Today being the eighth day of the year, it is time for a meditation on the eighth psalm, which addresses the majesty of God's creation and especially the human person's special place within it. The psalm begins with an expression of wonder at the grandeur of God's creation:
O Lord, our Sovereign,
how majestic is your name in all the earth!
The wondrous qualities of the created order speak to the majesty and greatness of God, its Creator. If we can be so amazed and marvel at the mysterious of existence in our world, how much more, then, ought we to marvel at the Intelligence that brought everything into existence! Indeed, Dumitru Stăniloae argues in Teologia Dogmatică Ortodoxă, vol. 1, that the rationality and intelligibility of the cosmos speaks to its origin in an Infinite Intelligence which brings it into existence.
The world has been created intelligible, so that it can be known and understood. On the other hand, this intelligibility of the world would be itself meaningless unless there were a creature capable of understanding it and coming to know it -- which is humanity. As Stăniloae argues, this (as well as other facts) demonstrate that the world has been created for the sake of humanity. The psalmist agrees with this judgment:
When I look at your heavens, the work of your fingers,
the moon and the stars that you have established;
what are human beings that you are mindful of them,
mortals that you care for them?
Yet you have made them a little lower than God,
and crowned them with glory and honor.
You have given them dominion over the works of your hands;
you have put all things under their feet,
all sheep and oxen,
and also the beasts of the field,
the birds of the air, and the fish of the sea,
whatever passes along the paths of the seas.
It is the majesty of God, echoed in the magnificence of his created order, that makes humanity's special position so impressive. The human person is just a little bit lower than God himself -- humanity is made in the image and likeness of God, after all, a distinction no other creature can claim -- and has dominion and rule over everything else. Stăniloae describes it thus: the world was created for the human creature, and not the other way around; the world, consequently, has to be humanized, appropriated to human purposes, rather than the human person being assimilated into the world.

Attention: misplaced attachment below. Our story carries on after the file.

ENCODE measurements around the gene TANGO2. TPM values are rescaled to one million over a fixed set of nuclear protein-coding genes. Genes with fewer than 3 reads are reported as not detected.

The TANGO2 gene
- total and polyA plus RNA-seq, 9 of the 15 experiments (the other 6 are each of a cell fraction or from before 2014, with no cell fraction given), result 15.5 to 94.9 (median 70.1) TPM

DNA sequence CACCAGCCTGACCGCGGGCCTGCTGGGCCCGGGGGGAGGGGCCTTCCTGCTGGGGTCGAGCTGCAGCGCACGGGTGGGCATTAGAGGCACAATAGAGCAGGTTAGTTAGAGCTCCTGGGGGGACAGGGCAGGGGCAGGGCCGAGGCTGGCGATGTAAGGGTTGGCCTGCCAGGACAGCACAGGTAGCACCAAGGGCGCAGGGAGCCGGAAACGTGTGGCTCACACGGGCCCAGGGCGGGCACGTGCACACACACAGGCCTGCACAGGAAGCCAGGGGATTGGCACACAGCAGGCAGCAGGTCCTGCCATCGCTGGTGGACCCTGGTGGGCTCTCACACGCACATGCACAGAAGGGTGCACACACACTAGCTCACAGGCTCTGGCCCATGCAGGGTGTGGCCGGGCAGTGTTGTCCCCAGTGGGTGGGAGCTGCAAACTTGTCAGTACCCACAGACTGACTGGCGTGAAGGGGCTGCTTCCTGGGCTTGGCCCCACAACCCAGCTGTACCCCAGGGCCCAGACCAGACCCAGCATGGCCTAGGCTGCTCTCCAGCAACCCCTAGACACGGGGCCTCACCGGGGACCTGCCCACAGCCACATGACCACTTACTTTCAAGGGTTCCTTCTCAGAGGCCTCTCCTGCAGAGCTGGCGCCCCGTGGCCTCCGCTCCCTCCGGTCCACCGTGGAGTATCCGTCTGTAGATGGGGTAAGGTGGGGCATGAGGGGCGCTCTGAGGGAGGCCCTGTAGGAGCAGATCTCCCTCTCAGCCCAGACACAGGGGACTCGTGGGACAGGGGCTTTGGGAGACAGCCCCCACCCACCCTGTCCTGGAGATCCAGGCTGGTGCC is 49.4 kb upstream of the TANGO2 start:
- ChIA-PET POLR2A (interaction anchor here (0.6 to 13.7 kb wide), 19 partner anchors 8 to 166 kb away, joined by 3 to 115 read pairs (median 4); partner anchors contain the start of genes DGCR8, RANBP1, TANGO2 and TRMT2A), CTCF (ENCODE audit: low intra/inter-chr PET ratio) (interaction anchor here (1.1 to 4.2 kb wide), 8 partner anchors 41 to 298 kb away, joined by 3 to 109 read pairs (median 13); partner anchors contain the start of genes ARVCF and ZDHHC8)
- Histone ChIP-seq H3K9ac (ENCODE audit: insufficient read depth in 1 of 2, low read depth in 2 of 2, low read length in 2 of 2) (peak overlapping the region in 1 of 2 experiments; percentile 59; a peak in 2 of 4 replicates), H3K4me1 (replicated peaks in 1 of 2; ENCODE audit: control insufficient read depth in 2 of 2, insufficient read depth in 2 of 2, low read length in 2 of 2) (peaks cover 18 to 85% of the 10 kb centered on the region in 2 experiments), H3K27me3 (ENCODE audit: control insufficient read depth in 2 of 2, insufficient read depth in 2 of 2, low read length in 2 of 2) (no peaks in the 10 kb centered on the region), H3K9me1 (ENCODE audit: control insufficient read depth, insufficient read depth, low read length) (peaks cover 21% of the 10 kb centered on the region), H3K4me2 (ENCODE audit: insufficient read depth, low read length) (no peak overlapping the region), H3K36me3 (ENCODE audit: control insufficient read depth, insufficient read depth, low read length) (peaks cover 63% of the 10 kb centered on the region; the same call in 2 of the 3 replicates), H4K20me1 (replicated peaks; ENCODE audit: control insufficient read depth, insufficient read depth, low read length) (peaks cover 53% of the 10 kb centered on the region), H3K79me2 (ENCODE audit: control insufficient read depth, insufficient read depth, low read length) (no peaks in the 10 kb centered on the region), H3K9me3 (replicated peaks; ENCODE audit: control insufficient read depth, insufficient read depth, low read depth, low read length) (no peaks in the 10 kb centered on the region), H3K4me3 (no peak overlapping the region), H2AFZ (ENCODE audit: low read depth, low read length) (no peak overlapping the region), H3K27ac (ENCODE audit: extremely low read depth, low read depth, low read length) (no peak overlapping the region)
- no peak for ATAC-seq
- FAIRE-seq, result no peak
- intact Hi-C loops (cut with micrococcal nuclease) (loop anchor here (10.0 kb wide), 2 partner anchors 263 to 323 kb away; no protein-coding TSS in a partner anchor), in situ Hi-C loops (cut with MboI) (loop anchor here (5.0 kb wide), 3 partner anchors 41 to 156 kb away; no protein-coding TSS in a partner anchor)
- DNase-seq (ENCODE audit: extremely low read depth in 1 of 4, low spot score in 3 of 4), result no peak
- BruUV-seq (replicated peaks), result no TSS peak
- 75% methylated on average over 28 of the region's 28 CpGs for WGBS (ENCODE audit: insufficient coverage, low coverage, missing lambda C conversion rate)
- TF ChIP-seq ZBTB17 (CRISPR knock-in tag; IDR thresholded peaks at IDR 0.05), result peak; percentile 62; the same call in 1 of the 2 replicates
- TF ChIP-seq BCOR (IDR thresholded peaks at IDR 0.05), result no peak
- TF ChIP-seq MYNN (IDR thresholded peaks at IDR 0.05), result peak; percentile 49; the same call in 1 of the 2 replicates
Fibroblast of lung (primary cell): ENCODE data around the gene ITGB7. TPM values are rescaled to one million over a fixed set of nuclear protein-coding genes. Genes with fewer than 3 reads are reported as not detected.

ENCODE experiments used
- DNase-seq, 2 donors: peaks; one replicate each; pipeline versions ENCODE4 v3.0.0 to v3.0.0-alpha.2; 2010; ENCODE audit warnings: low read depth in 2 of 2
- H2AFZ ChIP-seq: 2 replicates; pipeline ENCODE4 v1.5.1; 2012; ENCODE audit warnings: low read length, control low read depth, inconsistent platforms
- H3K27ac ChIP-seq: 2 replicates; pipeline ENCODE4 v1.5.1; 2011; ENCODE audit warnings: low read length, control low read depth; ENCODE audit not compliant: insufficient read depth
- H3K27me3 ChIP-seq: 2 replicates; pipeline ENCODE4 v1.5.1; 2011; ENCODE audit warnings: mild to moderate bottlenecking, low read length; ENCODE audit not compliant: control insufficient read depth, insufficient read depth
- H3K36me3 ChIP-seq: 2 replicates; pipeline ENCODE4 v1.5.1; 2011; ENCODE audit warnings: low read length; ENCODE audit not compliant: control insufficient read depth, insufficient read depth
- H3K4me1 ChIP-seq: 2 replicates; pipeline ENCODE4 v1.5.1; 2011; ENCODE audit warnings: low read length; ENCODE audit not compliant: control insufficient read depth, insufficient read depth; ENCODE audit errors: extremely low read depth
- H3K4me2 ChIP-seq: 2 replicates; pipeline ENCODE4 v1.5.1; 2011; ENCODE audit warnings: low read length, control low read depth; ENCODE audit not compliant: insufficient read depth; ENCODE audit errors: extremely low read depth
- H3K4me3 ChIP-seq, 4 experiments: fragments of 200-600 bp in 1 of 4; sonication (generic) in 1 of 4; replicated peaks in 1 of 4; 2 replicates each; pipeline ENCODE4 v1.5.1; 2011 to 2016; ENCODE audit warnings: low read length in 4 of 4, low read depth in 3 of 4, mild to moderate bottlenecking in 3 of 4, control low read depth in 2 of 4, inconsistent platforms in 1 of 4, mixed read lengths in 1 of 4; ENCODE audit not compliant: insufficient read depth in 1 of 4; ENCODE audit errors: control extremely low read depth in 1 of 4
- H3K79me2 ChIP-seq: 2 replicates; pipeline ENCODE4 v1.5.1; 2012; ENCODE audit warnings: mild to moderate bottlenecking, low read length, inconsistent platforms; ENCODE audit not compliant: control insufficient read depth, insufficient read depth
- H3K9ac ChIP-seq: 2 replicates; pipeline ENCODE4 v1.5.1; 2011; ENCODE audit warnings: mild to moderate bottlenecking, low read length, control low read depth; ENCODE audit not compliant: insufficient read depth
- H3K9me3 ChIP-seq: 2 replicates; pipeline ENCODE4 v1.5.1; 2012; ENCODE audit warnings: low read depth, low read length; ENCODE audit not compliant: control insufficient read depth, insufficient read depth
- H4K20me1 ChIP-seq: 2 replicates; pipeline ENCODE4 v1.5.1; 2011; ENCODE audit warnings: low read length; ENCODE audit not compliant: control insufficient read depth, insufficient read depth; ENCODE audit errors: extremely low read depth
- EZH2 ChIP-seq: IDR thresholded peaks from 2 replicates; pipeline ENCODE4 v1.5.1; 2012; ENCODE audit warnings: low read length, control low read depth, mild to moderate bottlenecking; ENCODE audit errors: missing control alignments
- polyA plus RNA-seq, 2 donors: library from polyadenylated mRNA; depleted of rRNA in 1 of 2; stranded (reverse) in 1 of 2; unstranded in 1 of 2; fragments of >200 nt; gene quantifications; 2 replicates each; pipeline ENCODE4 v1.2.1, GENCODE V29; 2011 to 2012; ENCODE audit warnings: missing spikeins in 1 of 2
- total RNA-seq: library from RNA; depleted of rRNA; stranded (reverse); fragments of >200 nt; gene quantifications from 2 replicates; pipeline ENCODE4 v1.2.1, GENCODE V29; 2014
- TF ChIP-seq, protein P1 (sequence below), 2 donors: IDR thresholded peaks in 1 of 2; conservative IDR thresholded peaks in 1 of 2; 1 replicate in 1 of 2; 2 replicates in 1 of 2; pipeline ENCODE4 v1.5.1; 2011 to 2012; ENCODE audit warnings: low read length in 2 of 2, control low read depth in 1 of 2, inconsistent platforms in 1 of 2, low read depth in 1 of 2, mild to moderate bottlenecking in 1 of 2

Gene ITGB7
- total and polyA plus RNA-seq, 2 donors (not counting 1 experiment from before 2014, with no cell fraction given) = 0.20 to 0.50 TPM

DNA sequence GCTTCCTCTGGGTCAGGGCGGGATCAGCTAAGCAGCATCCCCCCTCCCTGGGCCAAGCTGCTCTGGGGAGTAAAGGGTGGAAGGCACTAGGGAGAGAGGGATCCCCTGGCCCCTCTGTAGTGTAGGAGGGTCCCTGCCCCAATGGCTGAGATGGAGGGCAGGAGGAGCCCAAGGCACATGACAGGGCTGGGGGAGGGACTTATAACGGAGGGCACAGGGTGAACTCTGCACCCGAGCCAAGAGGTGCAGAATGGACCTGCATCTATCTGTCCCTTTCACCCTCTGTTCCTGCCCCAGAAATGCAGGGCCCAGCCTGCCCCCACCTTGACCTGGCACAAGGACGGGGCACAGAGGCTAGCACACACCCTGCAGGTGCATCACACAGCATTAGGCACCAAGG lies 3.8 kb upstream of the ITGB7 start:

Is the humanization of the world a bad thing? Not per se: after all, human beings are created to care for the earth, not to suck it dry. Stăniloae notes that the human person, being a part of the world, cannot exist apart from it. The human person needs the world in order to exist herself. This means that we cannot simply destroy the earth, depleting it of its resources. That is not the purpose or goal of God's creating us or giving us dominion over the earth. Rather, our rule over the earth ought to demonstrate and manifest that same benevolence and goodness which God himself showed in the creation -- making everything in its proper place, seeing that everything is good, and commanding only that living creatures go forth, multiply, and flourish.
The earth was made for human creatures, but the human creature cannot exist apart from the earth. Consequently, we have to take care of it. The worries about climate change and pollution are hardly the hobby horses of "libruls" whose concerns and commitments are misguided or misdirected. Rather it is grounded in the fact that God has created the human person to have dominion over the world. This dominion is not a foolish and abusive one, as all the poor kings of Israel reigned in their time, but one that imitates the benevolent, caring, humble reign of God and Christ: a reign that is willing to sacrifice itself out of concern for the good of its subjects.
Only if human beings care for the earth and actualize this potential for humanization in a good way can the psalmist really say: O Lord, how majestic is your name in all the earth! A scorched and destroyed and depleted earth, no longer hospitable to the humans for whom it was created, and that through their own fault, does not speak at all of God's majesty.